I write a column about my adventures for my hometown newspaper, the Lititz Record. They even gave me a press pass when I thought I was going to enter Tibet illegally with some equally testorone laden Tibetan friends. For better or for worse, that didn’t happen and now I just use the press pass to strike up conversations with interesting looking strangers disguised as an interview.
I really enjoy doing the column and it forces me to write, something I have found trouble focusing on during this trip. I also get recognized by random people around town when I go home. That might be the best past. Anyway, here’s the column I submitted for this week:
Things in New Orleans are going well. Too well. Just like my father, good luck makes me expect a sucker punch from fate. The first good news, my mentor in writing offered me a free place to stay. I first started talking to Tom Laird after reading his book, The Story of Tibet, on an Indian train en route to Dharamsala to start my march with the Tibetans. Rarely does a nonfiction book capture me so thoroughly. Tom scored a writer’s dream: 19 personal interviews with the Dalai Lama to discuss the history of Tibet. Combing these interviews with his scholarly knowledge of the country’s history, Tom created a book that beautifully wove the Dalai Lama’s karmic and sometimes mystical views of history with the academic account. I emailed Tom my effusive praise and he soon generously offered his help for my writing.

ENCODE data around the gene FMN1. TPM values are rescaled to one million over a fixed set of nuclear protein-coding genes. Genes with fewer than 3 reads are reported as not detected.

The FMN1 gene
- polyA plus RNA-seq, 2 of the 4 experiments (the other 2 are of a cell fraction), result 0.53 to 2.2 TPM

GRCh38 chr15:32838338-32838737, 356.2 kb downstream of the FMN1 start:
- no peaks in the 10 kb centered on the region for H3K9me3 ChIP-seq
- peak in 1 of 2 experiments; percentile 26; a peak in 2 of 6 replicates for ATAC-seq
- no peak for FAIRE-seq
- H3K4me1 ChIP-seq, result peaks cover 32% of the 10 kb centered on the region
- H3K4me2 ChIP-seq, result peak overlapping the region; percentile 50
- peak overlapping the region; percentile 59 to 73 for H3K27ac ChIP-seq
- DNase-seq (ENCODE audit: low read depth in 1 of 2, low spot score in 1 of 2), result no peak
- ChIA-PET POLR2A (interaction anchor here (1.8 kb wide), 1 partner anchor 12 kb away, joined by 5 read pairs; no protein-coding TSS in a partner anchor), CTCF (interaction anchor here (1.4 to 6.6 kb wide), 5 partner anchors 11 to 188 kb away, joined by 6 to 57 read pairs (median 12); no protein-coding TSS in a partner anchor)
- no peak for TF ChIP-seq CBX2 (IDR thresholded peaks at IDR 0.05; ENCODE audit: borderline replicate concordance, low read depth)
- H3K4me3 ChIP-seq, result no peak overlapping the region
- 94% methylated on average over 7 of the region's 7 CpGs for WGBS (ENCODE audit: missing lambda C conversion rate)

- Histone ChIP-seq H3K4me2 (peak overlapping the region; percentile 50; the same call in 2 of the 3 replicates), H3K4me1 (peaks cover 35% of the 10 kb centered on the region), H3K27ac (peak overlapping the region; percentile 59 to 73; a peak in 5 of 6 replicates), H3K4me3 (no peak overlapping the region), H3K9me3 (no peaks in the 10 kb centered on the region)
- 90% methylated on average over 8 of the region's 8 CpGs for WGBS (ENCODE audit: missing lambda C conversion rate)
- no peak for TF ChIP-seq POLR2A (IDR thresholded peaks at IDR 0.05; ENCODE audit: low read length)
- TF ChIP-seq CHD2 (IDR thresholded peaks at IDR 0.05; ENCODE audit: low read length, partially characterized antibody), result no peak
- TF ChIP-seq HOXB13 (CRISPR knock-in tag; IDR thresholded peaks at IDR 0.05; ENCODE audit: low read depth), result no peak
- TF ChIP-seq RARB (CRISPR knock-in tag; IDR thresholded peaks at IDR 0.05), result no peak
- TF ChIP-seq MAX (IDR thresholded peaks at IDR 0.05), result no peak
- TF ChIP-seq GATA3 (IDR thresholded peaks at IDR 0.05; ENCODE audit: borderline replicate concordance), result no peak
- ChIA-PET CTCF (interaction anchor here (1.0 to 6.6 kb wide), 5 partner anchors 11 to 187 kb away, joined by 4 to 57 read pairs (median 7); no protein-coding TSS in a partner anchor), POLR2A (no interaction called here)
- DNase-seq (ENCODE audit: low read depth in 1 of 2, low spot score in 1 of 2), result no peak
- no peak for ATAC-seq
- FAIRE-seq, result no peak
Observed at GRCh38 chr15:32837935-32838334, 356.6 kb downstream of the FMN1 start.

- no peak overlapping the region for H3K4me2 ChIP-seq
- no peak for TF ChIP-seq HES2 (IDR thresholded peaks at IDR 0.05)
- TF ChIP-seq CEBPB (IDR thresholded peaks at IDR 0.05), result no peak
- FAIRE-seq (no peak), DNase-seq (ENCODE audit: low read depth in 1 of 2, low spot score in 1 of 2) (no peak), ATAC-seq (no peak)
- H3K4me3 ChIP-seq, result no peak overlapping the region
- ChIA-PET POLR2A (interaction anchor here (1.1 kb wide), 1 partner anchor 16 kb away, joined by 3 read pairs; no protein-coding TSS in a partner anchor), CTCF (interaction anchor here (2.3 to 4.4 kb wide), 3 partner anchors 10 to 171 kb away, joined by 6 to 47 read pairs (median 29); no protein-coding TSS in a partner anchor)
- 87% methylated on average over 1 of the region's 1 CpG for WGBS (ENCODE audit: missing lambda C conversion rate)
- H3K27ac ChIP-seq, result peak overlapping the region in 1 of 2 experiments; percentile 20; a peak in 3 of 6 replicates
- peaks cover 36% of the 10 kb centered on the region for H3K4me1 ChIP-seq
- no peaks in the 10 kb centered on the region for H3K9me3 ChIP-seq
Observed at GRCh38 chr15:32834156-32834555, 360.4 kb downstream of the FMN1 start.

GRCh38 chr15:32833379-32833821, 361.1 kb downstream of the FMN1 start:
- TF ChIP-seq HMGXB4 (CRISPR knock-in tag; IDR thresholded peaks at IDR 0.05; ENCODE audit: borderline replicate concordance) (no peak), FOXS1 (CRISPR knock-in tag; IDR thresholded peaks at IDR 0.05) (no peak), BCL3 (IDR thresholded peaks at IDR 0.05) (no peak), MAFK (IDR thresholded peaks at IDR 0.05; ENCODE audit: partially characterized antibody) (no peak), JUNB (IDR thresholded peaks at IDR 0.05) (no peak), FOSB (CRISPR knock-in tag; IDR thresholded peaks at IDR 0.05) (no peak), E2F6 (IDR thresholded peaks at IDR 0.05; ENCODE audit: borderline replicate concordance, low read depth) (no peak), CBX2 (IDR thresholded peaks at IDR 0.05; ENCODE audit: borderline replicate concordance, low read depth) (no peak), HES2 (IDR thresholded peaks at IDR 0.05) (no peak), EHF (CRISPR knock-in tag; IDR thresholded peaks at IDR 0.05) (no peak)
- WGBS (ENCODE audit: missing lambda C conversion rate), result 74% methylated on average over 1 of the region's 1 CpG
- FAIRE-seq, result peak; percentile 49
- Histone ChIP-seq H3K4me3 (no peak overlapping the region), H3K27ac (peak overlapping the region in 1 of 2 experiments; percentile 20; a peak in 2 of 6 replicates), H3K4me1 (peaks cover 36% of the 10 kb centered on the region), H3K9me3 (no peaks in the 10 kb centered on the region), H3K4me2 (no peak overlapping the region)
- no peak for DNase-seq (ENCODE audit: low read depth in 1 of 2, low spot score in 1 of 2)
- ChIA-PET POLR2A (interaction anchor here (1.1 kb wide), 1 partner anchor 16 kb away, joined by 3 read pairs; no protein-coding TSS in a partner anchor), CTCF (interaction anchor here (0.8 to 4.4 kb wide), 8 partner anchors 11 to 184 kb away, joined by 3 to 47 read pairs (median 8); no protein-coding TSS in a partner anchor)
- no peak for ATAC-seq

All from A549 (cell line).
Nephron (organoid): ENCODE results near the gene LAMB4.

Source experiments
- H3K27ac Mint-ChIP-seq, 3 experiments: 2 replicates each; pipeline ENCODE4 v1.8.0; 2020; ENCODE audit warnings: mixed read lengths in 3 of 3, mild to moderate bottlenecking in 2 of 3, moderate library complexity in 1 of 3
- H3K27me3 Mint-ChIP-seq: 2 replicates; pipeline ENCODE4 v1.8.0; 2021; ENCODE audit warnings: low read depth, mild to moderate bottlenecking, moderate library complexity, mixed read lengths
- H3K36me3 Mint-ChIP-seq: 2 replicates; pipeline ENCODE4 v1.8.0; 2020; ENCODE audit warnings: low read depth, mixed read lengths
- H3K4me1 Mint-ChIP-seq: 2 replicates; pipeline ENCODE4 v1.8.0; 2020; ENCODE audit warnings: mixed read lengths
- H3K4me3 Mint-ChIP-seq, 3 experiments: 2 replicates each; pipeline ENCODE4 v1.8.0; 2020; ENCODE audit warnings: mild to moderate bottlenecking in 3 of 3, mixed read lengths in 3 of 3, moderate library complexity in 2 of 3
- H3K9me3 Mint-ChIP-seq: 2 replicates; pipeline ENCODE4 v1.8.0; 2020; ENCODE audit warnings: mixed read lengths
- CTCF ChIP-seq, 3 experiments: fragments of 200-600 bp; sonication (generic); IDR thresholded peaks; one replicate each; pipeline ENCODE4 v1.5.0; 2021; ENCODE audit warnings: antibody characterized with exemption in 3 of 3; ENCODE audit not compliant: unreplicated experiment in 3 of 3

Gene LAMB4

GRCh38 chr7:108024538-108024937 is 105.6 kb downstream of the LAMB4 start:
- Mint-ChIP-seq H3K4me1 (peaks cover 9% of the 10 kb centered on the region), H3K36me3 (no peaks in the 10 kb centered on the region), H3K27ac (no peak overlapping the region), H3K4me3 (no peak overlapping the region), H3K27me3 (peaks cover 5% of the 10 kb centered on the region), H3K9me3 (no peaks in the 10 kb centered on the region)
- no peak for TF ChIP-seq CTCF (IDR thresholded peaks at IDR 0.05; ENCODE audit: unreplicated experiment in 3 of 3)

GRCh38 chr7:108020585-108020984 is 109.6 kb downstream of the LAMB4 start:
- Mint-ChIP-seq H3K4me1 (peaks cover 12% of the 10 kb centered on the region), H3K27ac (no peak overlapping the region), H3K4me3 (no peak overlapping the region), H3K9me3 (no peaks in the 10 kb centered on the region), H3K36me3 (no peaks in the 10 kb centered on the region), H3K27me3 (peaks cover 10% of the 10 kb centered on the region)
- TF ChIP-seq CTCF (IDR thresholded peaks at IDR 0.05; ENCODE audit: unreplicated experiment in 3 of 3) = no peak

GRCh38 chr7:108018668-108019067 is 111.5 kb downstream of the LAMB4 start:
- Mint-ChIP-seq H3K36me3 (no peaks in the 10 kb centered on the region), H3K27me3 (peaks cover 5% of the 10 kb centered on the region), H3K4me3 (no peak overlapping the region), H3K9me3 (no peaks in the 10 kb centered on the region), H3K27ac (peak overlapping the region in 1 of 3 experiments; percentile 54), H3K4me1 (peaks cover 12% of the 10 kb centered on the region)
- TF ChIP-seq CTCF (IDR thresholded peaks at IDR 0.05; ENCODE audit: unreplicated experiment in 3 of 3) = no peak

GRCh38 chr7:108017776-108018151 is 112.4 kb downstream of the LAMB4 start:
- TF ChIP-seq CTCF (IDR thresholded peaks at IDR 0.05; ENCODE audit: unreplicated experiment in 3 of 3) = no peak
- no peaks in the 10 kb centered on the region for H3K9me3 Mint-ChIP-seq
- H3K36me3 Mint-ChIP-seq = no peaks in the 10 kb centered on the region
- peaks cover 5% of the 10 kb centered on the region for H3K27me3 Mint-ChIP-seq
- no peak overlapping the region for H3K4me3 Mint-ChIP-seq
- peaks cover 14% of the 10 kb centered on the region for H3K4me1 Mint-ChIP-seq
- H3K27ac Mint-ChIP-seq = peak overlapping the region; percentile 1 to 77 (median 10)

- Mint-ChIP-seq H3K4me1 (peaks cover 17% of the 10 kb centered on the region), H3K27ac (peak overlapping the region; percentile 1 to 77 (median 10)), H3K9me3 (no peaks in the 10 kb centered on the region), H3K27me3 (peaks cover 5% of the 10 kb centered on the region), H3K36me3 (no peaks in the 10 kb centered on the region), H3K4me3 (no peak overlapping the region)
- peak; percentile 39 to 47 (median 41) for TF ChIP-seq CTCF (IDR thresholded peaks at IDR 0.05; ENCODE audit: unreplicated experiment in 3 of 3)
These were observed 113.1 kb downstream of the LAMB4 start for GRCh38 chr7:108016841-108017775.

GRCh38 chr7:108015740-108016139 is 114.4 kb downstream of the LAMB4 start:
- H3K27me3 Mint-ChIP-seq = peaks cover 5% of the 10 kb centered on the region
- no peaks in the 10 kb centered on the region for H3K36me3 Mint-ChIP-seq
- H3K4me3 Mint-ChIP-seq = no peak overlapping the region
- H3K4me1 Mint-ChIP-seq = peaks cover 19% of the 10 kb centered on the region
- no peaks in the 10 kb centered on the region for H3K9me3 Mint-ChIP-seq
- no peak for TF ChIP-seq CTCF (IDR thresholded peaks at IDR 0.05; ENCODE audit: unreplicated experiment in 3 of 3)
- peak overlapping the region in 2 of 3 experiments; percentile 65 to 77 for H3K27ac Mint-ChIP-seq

Now I stay with him and his wife Jann plus their sweet old dog Abigail. They live in Algiers Point, a cute and friendly neighborhood that makes me miss Lititz. However, Algiers Point posses two advantages over our fair town: only a five minute ferry ride across the Mississippi to the French Quarter and being an old stomping ground for two luminaries of the Beat Generation, the opiate genius of William Burroughs and the intense observer, Jack Kerouac. Take heart Lititz. We still have General Sutter of Gold Rush fame, the first hard pretzels in the New World and a lion in the park. Not too shabby.
Tom and I often spend the day together running errands as he tells me about adventures around the world. He proudly never went to college because he knew you could learn more outside the classroom. Instead, he hitchhiked from Europe to Kathmandu six times, lived in Nepal for 30 years and covered stories around the world including the best photographs of the 1990 Nepali revolution. The stories usually take most of the day because of his attention to interesting details and asides about philosophy, writing, Buddhism and the accounts of people he found interesting. It’s a great way to spend the day.
In more good news, nothing endears you to a city like falling for a local girl. I met Anh through couchsurfing soon after arriving in New Orleans. Lex’s Corner of Internet Phenomena: couchsurfing.com is a social networking site where members offer their couches to people passing through town. It’s safer than it sounds because when someone emails you for a place to stay, you can check the references that other users left for them. I never had a bad experience with couchsurfing and never heard of one from the dozens of couchsurfers I have met. It’s a wonderful way to open up adventure and the opportunity to see a city in the best possible way. I love this site.